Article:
While motion analysis and biomechanics constitute important areas in performance analysis, one of the most popular and fundamental pieces of performance analysis in sport is the use of notational analysis. Notational analysis is the identification and analysis of critical patterns and events in a performance that lead to a successful outcome. Hughes (2004) defined notational analysis as "a procedure that could be used in any discipline that requires assessment and analysis of performance". The information used for notational analysis is usually gathered by observing a team's performance in a competitive environment. By notating numerous events that take place on the pitch, such as striker positioning, defenders' tackle success rate or midfielders pass completion rate, an analyst can identify strengths and weaknesses and provide these results to coaches who then use them to adapt training sessions or share accurate feedback with players and the entire team.
The importance of notational analysis comes from the limited recalling ability that coaches, as human beings, have when remembering specifics of the performance of their teams, and how these can be biased by their beliefs and other motives. As Hughes and Franks described, by receiving objective data of what happened during a game, a coach can make a more informed decision by enhancing his or her abilities to accurately assess the events of a game and improving the quality of feedback he is able to provide to the players. A big miss by a striker might be recalled by coaches and other players more vividly than the same's striker effective positioning or successful dribbling in the same game. At a professional level, we often hear pundits and fans rate a player's performance in a game based on a small number of noticeable actions that took place, such as a missed penalty or a defender's mistake that led to a one-on-one chance by the opposition team. However, through notational analysis, a more complete view of that player's performance may provide a more accurate perspective on the players contribution in the game and inform any future decisions towards that player, such as training structure or upcoming match presence.
Different teams in different sports will define their own frameworks of performance indicators that allows them to identify the areas in the game they are most interested in evaluating. This means that there is a wide range of information that is captured today in notational analysis depending on the environment the analyst is working in. This is in part due to the lack of a common set of performance indicators being identified as the key to sporting success, particularly in team sports where it is practically impossible to account for every single events that could lead to winning a match. A football team may consider percentage of shots on target, possession percentage and pass completion rate to be their performance indicators to benchmark themselves against for a game, while a different team in the same sport may want to consider possession percentage on the opposition's last third, defensive tackles won and total number of shots. As Hughes stated in 2011, while all these may be considered valid information to collect, the lack of a common framework across sport may be slowing down the research and analysis to develop notational analysis further.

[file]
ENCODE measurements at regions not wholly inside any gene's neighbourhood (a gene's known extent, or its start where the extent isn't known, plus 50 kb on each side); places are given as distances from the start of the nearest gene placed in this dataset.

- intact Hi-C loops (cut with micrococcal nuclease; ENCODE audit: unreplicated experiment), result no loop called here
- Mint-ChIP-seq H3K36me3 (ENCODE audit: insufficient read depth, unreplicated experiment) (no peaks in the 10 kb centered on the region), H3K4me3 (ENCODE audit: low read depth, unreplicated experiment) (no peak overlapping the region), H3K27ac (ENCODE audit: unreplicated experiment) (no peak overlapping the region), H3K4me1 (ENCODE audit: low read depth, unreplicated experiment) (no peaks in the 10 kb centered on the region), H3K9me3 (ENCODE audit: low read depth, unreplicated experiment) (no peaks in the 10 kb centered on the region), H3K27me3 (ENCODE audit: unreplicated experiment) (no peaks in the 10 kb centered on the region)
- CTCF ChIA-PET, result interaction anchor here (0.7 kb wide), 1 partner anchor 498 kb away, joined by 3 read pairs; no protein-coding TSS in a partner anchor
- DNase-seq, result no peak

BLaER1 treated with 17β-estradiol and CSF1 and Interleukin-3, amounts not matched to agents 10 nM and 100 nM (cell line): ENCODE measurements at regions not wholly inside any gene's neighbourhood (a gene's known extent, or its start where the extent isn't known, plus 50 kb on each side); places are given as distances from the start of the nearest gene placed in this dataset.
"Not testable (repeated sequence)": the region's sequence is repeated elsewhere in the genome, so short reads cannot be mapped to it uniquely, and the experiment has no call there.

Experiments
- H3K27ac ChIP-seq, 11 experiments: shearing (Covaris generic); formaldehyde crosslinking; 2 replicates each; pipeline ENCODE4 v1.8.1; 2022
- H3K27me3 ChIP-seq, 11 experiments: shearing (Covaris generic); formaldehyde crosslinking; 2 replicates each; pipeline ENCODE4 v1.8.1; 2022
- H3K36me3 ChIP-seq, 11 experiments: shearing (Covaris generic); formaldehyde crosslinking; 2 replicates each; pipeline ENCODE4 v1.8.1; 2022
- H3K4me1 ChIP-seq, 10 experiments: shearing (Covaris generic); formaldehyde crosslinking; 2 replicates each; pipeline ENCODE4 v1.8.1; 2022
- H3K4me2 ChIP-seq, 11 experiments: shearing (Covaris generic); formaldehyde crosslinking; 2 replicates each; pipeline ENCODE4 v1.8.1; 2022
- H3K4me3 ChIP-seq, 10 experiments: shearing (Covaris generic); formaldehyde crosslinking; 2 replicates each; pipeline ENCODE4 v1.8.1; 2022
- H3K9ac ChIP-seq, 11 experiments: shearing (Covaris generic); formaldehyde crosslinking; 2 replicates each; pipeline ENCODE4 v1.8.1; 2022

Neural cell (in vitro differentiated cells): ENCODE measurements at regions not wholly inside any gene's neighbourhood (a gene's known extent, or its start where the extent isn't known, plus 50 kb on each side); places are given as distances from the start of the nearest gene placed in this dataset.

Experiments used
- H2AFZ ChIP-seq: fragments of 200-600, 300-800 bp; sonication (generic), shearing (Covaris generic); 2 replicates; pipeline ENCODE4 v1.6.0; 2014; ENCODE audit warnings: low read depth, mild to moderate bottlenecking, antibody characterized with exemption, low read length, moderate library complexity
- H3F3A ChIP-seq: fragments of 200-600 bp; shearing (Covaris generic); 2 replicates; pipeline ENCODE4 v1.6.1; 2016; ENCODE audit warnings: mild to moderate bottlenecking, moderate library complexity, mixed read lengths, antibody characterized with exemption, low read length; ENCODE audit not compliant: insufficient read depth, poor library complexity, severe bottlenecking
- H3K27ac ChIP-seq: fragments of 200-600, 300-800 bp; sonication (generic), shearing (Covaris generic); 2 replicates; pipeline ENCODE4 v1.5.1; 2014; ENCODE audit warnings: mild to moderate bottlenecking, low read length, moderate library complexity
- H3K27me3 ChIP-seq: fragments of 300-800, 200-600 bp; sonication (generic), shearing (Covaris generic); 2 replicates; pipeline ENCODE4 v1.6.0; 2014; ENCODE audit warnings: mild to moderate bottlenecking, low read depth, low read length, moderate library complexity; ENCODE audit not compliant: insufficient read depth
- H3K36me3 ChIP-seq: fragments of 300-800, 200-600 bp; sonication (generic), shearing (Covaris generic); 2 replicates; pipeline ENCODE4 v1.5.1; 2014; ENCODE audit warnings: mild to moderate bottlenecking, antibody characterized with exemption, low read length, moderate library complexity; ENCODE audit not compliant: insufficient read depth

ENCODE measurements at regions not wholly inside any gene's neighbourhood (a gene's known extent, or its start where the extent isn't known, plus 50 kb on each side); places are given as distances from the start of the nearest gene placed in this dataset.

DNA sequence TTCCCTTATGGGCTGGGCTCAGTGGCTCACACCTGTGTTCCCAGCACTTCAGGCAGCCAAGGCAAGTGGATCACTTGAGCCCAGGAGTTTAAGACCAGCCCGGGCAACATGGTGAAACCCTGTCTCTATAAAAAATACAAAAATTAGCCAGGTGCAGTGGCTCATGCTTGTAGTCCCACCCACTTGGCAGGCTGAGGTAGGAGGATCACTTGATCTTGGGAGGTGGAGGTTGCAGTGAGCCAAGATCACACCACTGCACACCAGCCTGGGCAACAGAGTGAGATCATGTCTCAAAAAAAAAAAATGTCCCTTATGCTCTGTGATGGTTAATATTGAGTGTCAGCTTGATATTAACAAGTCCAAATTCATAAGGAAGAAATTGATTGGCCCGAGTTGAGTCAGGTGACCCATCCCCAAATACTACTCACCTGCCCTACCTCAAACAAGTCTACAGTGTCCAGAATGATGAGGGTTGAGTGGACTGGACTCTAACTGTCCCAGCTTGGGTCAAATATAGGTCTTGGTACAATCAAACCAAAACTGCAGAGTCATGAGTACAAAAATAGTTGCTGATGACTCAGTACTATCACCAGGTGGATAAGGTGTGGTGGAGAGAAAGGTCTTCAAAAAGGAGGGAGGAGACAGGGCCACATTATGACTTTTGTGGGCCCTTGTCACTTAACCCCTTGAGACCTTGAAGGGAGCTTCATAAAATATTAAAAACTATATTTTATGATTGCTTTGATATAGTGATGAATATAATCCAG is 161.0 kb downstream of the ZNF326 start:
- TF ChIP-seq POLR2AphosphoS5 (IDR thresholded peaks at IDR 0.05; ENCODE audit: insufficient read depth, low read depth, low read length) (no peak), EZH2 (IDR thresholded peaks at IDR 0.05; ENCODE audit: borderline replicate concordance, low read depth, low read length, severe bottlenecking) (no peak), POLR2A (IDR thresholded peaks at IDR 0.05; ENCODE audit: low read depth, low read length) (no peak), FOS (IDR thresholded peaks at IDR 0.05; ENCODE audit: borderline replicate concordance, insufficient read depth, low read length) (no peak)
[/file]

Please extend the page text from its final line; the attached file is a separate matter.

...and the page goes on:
There are certain challenges in notational analysis, particularly when it comes to live events. A single analyst notating events and patterns in real time may be subjected to human error or miss certain actions. This is why most sport statistics companies and elite sporting organisations employ several analysts to collect the same performance indicators on a live game, allowing to compare notated statistics between analysts with the purpose of improving the accuracy of the data collected. Another challenge of the notational analysis process is subjectivity, were events notated that have a certain degree of ambiguity may be captured differently by different analysts. While notational analysis aims to add objectivity when evaluating a team's performance by quantifying the events, it is possible that the definition of such events may change depending on the interpretation the analyst capturing the event has on that action.
During the last two decades, a large number of new technologies have developed the methods and effectiveness of notational analysis in sport. While traditional analyst often used a pen and a notepad to notate all the various events they considered relevant, technologies like Opta, Dartfish or Sportscode have become a central asset for notational analysts in the industry. The use of a video camera and a video analysis software can now provide analyst with a wide range of features and tools to collect as much information as they require to assess performance against specific performance indicators.